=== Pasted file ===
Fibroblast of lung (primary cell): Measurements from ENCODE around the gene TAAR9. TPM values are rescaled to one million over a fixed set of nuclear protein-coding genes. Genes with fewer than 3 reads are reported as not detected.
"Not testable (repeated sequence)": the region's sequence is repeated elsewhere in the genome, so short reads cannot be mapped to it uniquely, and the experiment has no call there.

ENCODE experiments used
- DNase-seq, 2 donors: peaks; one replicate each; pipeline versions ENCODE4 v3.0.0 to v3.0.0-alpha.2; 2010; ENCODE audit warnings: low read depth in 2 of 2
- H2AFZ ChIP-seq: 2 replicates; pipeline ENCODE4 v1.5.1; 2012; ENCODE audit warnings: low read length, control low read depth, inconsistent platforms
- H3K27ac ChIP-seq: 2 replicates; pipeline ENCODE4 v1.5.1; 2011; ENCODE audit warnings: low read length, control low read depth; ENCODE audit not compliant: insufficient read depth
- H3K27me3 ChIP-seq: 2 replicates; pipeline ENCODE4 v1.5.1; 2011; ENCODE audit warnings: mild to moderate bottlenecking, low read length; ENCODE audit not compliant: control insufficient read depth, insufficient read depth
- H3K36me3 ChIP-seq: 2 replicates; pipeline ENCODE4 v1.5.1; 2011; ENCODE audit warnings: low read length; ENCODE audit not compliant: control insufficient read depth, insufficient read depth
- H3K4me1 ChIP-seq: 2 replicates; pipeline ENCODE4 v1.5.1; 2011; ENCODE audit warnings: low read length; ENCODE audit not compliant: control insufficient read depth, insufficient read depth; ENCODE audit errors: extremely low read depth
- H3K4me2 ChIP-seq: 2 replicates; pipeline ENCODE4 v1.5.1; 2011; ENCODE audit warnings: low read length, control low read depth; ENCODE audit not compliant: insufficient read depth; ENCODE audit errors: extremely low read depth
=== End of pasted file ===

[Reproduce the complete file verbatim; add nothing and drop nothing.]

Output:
Fibroblast of lung (primary cell): Measurements from ENCODE around the gene TAAR9. TPM values are rescaled to one million over a fixed set of nuclear protein-coding genes. Genes with fewer than 3 reads are reported as not detected.
"Not testable (repeated sequence)": the region's sequence is repeated elsewhere in the genome, so short reads cannot be mapped to it uniquely, and the experiment has no call there.

ENCODE experiments used
- DNase-seq, 2 donors: peaks; one replicate each; pipeline versions ENCODE4 v3.0.0 to v3.0.0-alpha.2; 2010; ENCODE audit warnings: low read depth in 2 of 2
- H2AFZ ChIP-seq: 2 replicates; pipeline ENCODE4 v1.5.1; 2012; ENCODE audit warnings: low read length, control low read depth, inconsistent platforms
- H3K27ac ChIP-seq: 2 replicates; pipeline ENCODE4 v1.5.1; 2011; ENCODE audit warnings: low read length, control low read depth; ENCODE audit not compliant: insufficient read depth
- H3K27me3 ChIP-seq: 2 replicates; pipeline ENCODE4 v1.5.1; 2011; ENCODE audit warnings: mild to moderate bottlenecking, low read length; ENCODE audit not compliant: control insufficient read depth, insufficient read depth
- H3K36me3 ChIP-seq: 2 replicates; pipeline ENCODE4 v1.5.1; 2011; ENCODE audit warnings: low read length; ENCODE audit not compliant: control insufficient read depth, insufficient read depth
- H3K4me1 ChIP-seq: 2 replicates; pipeline ENCODE4 v1.5.1; 2011; ENCODE audit warnings: low read length; ENCODE audit not compliant: control insufficient read depth, insufficient read depth; ENCODE audit errors: extremely low read depth
- H3K4me2 ChIP-seq: 2 replicates; pipeline ENCODE4 v1.5.1; 2011; ENCODE audit warnings: low read length, control low read depth; ENCODE audit not compliant: insufficient read depth; ENCODE audit errors: extremely low read depth